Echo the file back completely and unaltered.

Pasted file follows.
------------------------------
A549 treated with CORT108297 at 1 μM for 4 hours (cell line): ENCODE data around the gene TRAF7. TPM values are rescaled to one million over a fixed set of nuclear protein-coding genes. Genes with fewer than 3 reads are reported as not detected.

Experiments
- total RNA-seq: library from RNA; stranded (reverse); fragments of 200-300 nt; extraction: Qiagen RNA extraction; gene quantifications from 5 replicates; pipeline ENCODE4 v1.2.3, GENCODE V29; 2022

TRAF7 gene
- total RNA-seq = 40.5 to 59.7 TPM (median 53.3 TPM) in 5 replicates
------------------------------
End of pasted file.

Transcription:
A549 treated with CORT108297 at 1 μM for 4 hours (cell line): ENCODE data around the gene TRAF7. TPM values are rescaled to one million over a fixed set of nuclear protein-coding genes. Genes with fewer than 3 reads are reported as not detected.

Experiments
- total RNA-seq: library from RNA; stranded (reverse); fragments of 200-300 nt; extraction: Qiagen RNA extraction; gene quantifications from 5 replicates; pipeline ENCODE4 v1.2.3, GENCODE V29; 2022

TRAF7 gene
- total RNA-seq = 40.5 to 59.7 TPM (median 53.3 TPM) in 5 replicates